Early Combination Therapy in Type 2 Diabetes
MARCH 24, 2017
MD Magazine Staff
Peter Salgo, MD: We have some strategies to overcome some of these delays in initiation. Your strategy is to talk about it early on. We talked about it early on. What else? You guys clearly have some other pearls.
Julio Rosenstock, MD: We also need to tell them that studies have shown that the insulin works well because we have a support system. We have the study coordinators that are pushing the titration, and then you have to do a systematic titration. You start with 10 units, which is totally nonthreatening. If you even are threatened by 10 units, you can start with 8 units. But the point is, they need to continue titrating and we need to empower the patient to do it. We need to make it very simple. For instance, we tell people that once they are comfortable checking the blood sugar in the morning and once they are comfortable taking the insulin, we tell them if the blood sugar is above 100 or 110 to take 1 extra unit per week, or 2 units per week. And they can go slowly, gradually titrating. Titrating is key. If they don’t do it systematically, the basal insulin won’t work.
Vivian Fonseca, MD: There’s actually a study that was done comparing patients who did it themselves, and physician offices directed titration. And the patients did better.
Peter Salgo, MD: Is titration the same as therapeutic intensification?
Carol Wysham, MD: No.
Julio Rosenstock, MD: No, that’s a different thing.
Peter Salgo, MD: What is that? Define that.
Julio Rosenstock, MD: No matter what, 50% or 55% are not going to get the targets that you have chosen with the patient. At one point, you need to advance the basal insulin. The thing that we have been doing wrong all these years is that we have advanced by using prandial insulin before each meal, or basal bolus and so on. That is way too much work for the patient. It is way too much work for the practicing physician. The way to go is when it’s time for “intensification.” I don’t like intensification. I know that you are an intensivist and you like that word, but I don’t like intensification. I like advancing therapy. When you want to advance therapy, I think that you need to use a GLP-1 (glucagon-like peptide 1) receptor agonist.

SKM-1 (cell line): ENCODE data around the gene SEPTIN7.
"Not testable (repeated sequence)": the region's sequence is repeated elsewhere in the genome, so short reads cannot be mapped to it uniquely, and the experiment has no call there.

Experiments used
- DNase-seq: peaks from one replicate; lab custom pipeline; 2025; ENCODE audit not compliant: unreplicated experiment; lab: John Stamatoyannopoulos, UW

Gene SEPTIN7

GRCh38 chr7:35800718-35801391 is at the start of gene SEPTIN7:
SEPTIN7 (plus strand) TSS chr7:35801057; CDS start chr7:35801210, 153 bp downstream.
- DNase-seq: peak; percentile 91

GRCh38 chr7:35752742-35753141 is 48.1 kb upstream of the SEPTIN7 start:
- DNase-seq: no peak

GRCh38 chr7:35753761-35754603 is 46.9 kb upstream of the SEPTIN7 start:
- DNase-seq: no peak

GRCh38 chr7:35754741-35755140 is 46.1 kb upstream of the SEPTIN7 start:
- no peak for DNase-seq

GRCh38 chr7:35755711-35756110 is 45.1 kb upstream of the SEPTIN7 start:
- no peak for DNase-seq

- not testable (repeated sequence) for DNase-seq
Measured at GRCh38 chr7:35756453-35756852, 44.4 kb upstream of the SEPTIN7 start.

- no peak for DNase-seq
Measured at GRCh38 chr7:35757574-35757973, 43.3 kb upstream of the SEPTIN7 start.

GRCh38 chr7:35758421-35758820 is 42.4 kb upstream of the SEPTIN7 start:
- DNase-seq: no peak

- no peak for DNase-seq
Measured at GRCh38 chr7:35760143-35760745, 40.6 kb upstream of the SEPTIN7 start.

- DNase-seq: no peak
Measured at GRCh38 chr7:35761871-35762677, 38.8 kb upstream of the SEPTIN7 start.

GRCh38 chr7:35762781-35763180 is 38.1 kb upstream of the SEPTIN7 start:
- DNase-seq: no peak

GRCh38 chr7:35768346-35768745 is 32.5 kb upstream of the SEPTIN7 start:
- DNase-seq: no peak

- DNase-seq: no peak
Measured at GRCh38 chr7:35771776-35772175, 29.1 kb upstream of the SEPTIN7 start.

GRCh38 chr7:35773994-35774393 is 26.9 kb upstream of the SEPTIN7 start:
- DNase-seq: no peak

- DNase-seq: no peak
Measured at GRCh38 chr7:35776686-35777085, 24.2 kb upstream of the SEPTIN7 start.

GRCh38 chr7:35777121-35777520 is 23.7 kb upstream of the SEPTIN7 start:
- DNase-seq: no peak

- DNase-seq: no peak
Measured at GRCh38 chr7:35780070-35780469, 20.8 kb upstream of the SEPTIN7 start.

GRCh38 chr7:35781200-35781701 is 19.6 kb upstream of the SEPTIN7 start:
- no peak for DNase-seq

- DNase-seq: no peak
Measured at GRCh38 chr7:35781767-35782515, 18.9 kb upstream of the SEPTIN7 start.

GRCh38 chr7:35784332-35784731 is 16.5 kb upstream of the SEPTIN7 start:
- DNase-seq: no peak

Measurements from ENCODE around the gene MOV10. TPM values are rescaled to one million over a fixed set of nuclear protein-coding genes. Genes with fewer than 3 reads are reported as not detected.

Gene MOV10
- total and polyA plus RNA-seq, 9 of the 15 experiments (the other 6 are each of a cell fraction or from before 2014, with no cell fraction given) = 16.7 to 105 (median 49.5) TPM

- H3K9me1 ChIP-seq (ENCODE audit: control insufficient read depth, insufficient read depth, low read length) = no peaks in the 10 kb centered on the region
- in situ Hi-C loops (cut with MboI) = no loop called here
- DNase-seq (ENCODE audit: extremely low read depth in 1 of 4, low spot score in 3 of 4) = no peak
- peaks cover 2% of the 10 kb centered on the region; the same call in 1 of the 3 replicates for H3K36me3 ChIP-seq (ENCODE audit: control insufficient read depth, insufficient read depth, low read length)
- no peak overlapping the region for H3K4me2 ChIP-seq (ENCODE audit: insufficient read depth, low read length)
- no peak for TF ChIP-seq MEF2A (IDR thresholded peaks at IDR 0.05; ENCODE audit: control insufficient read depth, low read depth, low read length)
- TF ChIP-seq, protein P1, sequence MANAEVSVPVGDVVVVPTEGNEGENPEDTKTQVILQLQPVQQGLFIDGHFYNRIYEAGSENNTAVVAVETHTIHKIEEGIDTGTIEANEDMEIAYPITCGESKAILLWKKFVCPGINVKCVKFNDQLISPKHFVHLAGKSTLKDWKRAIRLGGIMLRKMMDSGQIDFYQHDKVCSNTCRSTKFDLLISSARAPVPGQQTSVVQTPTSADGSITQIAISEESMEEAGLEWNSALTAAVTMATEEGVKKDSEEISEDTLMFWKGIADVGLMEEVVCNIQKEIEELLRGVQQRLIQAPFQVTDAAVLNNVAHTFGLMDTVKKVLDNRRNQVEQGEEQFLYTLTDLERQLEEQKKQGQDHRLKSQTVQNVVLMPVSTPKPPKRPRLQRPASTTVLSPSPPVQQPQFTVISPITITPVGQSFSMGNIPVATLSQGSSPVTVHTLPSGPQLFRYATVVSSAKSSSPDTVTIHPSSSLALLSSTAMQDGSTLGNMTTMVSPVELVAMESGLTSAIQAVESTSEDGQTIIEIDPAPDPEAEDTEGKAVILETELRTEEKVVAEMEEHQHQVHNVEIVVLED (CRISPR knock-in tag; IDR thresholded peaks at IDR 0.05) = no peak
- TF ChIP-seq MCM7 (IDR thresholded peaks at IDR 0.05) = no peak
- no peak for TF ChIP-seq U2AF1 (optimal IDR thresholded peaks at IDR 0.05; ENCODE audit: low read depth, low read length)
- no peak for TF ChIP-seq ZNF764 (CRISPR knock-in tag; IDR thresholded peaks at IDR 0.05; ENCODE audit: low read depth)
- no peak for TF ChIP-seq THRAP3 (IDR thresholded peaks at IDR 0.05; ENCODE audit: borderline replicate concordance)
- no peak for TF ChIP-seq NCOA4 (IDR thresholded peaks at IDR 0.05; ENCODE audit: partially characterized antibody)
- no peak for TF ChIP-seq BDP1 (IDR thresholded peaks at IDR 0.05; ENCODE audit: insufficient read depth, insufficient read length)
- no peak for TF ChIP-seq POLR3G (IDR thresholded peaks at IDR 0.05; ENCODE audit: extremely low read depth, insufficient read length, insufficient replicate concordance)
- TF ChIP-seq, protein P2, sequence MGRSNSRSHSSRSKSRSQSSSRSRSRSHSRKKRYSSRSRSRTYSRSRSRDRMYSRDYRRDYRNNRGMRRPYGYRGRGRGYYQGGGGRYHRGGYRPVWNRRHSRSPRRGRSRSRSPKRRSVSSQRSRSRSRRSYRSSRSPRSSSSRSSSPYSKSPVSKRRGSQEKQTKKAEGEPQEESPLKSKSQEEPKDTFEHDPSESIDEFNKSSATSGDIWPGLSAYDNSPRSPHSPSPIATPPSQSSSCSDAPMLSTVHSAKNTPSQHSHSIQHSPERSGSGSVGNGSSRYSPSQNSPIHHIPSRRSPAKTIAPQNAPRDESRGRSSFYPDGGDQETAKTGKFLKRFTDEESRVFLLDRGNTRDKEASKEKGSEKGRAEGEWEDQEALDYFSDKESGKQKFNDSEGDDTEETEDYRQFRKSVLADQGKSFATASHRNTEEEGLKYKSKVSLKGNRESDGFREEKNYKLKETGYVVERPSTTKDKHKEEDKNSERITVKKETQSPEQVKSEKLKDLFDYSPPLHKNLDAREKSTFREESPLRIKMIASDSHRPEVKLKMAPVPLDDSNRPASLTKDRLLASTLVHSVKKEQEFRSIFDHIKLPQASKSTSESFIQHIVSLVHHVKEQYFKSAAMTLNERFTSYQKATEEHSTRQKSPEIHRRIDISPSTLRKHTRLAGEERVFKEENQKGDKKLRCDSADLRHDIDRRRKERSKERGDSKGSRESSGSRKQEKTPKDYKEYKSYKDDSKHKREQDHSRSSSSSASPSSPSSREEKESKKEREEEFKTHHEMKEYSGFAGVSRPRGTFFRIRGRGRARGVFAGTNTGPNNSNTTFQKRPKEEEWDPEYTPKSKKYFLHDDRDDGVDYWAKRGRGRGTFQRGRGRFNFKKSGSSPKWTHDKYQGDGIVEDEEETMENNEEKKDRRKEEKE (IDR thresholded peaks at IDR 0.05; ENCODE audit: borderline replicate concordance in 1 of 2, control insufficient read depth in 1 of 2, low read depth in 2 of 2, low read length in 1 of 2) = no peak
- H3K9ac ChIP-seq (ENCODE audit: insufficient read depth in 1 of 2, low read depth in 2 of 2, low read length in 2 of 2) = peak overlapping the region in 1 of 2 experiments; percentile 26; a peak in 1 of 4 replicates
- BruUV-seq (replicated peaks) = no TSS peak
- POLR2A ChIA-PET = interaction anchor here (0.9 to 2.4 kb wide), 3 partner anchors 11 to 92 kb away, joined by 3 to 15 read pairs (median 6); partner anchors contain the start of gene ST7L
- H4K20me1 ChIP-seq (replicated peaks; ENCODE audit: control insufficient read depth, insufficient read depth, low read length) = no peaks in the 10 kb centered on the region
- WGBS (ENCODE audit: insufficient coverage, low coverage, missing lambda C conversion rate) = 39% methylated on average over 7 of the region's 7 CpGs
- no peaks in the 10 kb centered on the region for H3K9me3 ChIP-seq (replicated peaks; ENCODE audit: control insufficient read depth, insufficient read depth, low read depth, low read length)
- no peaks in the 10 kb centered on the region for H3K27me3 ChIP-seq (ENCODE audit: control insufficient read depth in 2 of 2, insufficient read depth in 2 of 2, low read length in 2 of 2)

Vivian Fonseca, MD: Your question is a little broader though. It’s not just on insulin, it’s with adding on any additional therapy.
Peter Salgo, MD: Yes.
Vivian Fonseca, MD: There’s a different concept that is not been widely tried, which is using multiple drugs very early all together. And if you think about diseases like TB (tuberculosis) and HIV, we use combination therapy right from the start because we understand the concept of microbial drug resistance. But the same thing applies when you have a pathophysiology of a disease that doesn’t do well with only 1 or 2 drugs.
Julio Rosenstock, MD: You use metformin and SGLT2 (sodium-glucose co-transporter-2) right from the beginning.
Peter Salgo, MD: Tell me about the American Diabetes Association, American Association of Clinical Endocrinologists (AACE), and the American College of Endocrinology Guidelines. What do they say about this intensification?
Vivian Fonseca, MD: What they say is not totally wrong, if you follow their language, which says every 3 months, you should move ahead. The trouble is people take longer.
Carol Wysham, MD: The American Diabetes Association really does promote stepwise use—metformin, 1 of 6 medications as a second-line therapy. If they aren’t at goal in 3 months, go and add a third-line therapy and, eventually, insulin.
And then as far as the AACE, they state that if a person’s A1C is more than 1% above their goal (they set a goal of less than 6.5%, so they say if it’s 7.5% or greater), they should start with 2 therapies. And that’s absolutely right because we know that we do not get more than 1%. We don’t even get a 1% reduction. If you’re starting a patient with an A1C of 7.3% or 7.4%, you’re not going to get down to less than 6.5%. If your goal is 7%, you start at 8%. You’re not going to get there with 1 drug. So, absolutely, doing multiple drugs at the same time will help to get the patient to goal, and studies show combination therapy, from the beginning, has a greater chance of getting patients to goal than doing stepwise therapy.
Transcript edited for clarity.